Protecting Japanese Bears — An Interview With Nature Conservationist Eli Sooker

Amélie Geeraert
Kokoro Media
Published in
18 min readMar 4, 2024

--

Eli Sooker is a New Zealand-born nature conservationist. After working for some time in his home country, he started exploring the world on his own and ended up living in Japan. There, he discovered aspects of Japanese nature which people do not often talk about. He also became involved in local bear conservation. In this interview, he explains the conflicts between humans and bears in Japan, tells us what makes Japanese nature special, and advises us on protecting it and enjoying it at the same time.

※ All the pictures featuring in this article were taken and provided by Eli.

Being a Nature Conservationist

You define yourself as a “traveling conservationist.” How was your interest in nature conservation born?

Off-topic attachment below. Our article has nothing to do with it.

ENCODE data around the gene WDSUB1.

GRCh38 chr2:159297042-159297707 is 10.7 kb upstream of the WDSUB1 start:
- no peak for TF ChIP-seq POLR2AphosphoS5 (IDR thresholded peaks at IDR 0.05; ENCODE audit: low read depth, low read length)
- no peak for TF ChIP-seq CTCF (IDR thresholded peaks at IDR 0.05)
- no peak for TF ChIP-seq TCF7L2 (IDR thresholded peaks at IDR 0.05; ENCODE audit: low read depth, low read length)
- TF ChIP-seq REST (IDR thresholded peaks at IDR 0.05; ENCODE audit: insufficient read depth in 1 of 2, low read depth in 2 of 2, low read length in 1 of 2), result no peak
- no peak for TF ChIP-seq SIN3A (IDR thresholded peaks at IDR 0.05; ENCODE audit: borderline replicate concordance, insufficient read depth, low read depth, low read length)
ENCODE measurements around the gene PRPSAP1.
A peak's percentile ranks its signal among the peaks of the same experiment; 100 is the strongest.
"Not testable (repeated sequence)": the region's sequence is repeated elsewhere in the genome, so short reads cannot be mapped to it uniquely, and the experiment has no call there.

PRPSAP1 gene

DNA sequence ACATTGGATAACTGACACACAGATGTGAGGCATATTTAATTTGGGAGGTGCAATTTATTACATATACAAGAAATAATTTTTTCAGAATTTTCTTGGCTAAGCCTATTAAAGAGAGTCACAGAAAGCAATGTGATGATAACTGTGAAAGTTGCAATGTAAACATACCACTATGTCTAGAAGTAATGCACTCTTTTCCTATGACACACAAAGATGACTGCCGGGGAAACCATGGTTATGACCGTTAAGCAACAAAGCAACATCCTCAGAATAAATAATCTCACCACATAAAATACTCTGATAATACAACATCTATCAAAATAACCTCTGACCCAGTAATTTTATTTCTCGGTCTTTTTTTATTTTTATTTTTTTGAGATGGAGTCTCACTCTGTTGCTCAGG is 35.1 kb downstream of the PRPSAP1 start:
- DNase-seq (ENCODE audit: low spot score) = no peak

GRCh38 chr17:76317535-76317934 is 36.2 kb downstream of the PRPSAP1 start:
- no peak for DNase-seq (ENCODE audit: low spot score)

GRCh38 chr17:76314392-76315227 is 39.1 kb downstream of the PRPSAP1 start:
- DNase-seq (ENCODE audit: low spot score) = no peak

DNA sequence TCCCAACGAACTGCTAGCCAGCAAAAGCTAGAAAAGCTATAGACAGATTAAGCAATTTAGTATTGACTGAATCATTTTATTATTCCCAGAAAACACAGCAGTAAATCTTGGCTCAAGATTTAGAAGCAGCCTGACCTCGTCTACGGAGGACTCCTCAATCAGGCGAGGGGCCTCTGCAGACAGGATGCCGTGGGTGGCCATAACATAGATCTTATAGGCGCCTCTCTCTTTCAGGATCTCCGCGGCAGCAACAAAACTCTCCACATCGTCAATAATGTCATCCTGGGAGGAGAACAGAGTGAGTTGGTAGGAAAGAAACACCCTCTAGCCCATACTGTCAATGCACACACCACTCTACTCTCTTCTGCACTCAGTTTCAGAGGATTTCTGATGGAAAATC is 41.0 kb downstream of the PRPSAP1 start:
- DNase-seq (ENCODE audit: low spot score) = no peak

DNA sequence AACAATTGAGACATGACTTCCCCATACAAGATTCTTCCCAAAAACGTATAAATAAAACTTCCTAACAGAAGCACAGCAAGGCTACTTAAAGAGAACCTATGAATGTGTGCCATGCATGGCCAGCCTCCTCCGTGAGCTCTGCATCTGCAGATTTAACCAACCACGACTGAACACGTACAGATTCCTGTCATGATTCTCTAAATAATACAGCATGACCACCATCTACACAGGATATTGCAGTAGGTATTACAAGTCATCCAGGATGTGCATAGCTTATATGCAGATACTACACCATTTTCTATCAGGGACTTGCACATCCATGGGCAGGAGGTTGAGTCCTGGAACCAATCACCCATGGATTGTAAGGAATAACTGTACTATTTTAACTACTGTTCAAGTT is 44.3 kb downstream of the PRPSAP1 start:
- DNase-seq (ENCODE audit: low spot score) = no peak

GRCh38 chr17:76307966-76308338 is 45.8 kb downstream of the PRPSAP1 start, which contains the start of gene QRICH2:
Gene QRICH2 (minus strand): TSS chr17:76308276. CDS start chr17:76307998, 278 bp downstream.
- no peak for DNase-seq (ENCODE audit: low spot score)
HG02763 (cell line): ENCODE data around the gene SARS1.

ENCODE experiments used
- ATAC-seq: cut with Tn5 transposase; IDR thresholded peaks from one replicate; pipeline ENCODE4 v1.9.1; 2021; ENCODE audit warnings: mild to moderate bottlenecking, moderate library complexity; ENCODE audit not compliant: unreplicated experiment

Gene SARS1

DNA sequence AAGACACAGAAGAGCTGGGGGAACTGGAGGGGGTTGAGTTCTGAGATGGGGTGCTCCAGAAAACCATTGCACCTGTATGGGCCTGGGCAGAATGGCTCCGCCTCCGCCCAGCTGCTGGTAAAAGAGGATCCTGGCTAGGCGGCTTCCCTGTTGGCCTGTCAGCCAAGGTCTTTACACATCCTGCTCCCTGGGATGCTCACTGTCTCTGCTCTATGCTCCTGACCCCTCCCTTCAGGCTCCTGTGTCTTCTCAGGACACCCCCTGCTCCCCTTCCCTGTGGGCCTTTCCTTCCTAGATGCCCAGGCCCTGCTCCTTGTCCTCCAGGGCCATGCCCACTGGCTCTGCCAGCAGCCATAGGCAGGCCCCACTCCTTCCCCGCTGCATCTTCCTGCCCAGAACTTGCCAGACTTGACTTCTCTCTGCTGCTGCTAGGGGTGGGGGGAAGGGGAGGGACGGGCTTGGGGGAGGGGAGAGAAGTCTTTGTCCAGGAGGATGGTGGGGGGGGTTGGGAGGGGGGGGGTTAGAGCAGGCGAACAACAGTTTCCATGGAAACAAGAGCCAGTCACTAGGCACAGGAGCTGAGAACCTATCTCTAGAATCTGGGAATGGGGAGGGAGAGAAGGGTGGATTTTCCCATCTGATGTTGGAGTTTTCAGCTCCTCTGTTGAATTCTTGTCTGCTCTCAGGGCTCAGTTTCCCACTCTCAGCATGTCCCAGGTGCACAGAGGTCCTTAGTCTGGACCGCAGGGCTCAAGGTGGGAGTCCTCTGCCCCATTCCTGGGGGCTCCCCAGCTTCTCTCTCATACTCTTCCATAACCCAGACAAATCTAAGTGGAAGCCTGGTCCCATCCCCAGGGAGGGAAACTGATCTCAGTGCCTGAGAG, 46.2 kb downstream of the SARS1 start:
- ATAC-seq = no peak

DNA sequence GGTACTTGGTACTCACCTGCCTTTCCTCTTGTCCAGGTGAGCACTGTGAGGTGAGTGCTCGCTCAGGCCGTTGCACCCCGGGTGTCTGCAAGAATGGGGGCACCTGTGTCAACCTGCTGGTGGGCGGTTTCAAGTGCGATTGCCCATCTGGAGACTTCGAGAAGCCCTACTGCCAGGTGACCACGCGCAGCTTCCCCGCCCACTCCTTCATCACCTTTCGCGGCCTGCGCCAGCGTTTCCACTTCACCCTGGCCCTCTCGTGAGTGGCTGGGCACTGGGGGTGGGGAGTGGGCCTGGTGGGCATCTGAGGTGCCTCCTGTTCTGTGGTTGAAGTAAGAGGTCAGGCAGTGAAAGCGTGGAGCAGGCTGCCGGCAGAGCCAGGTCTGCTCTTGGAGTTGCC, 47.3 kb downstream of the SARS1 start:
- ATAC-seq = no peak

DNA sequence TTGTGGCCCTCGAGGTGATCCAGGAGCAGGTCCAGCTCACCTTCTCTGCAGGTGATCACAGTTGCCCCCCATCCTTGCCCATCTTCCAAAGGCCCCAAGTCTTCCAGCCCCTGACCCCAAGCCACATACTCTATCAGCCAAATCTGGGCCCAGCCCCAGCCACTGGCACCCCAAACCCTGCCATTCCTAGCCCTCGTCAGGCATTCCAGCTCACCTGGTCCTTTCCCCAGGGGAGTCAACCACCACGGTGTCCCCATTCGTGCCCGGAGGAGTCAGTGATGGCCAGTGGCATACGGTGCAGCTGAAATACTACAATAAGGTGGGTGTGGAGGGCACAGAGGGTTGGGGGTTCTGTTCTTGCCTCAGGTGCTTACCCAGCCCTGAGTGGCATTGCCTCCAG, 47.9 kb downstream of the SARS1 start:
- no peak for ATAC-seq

There has not really been a turning point: I cannot remember not loving nature. It has always been like this since I was very young. I grew up in rural New Zealand before cell phones became popular. My friends and I would just play in the forest, on the farms. We would make huts and these sorts of things.

On top of that, though, some of my friends nicknamed me “Nature Kid.” I spent a lot of time reading books about animals worldwide, especially from Africa. I have always been…

--

--

Amélie Geeraert
Kokoro Media

Living in Japan since 2011. I love interviewing inspiring people.